Though the area is known for relatively calm weather patterns, Santa Monica and the Greater Los Angeles area are susceptible to bouts of abnormality.
This past winter, for example, was an exceptionally wet one for the area. In December 2022, 1.62 inches of rain was recorded at the National Weather Service observation station, located at the Santa Monica Municipal Airport. As the calendar flipped to 2023, even more rain came to the area, with 3.42 inches recorded in January, 4.18 inches in February and 7.85 inches in March.
One of the culprits of the wet season is also a key to shaping weather patterns worldwide, an El Niño-Southern Oscillation (ENSO). An ENSO is a climate pattern that can create significant differences in average ocean temperatures, dictating global weather patterns. Last winter’s wet period was triggered by an abnormally wet La Niña season, which occurs when ocean temperatures are cooler than the historical average, along with stronger surface winds as an extra threat.
Aside from a “neutral state,” and La Niña, the third ENSO pattern may bring an even bigger threat of hectic weather to Santa Monica in coming months. The El Niño state occurs when sea surface temperatures in the tropical Pacific rise to above-normal levels for an extended period of time. Earlier this summer, the NWS issued an El Niño advisory, cautioning that a “strong” El Niño is anticipated for the Northern Hemisphere this winter.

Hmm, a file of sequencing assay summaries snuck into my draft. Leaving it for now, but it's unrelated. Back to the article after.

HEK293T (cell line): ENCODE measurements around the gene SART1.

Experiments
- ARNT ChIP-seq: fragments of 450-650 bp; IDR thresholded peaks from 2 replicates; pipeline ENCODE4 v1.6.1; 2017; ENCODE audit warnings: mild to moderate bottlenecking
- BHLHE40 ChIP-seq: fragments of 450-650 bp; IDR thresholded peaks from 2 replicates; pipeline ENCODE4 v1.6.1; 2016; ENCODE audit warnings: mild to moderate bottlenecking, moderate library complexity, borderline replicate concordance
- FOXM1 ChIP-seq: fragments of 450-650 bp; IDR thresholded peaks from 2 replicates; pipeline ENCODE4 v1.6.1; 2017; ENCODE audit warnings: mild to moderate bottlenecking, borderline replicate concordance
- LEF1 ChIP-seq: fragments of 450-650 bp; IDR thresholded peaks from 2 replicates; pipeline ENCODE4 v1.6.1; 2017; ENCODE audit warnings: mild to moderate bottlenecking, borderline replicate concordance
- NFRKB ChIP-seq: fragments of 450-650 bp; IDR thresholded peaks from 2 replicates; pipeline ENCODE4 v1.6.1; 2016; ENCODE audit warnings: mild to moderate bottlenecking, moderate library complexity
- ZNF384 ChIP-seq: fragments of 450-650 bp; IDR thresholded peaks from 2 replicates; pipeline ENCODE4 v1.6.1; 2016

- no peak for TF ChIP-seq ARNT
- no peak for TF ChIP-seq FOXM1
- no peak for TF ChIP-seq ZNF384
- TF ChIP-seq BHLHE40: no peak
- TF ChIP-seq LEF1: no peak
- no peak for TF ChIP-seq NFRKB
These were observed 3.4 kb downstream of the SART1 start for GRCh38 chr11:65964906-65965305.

The term El Niño, Spanish for “little boy,” was named in reference to Jesus Christ due to the timing of warm ocean waters. The term originated from South America in the 1800s, when warmer waters around the Christmas holiday negatively impacted fish catches.
Expected to peak around December, El Niño influences the southern portion of the United States by allowing storm tracks to shift farther south, bringing cooler and wetter weather. The National Oceanic and Atmospheric Administration (NOAA) states that the likelihood of a wet winter can shoot up to 90 percent during El Niño in parts of California, Texas, Florida and other southern states.
The threat level is certainly raised for the area, but it is not a guarantee that this winter will live up to last year’s soggy standards. Eric Bildt, a meteorologist with the NWS in Oxnard, told the Los Angeles Times that while the 2015-16 El Niño was one of the strongest on record, only about 6 inches of rain fell in Southern California cities.
A threat with more likelihood to come to fruition is the damage warmer winter temperatures bring to agriculture. Crops in the area can be affected by El Niño, including those that require colder temperatures during winter dormancy like cherries or pears.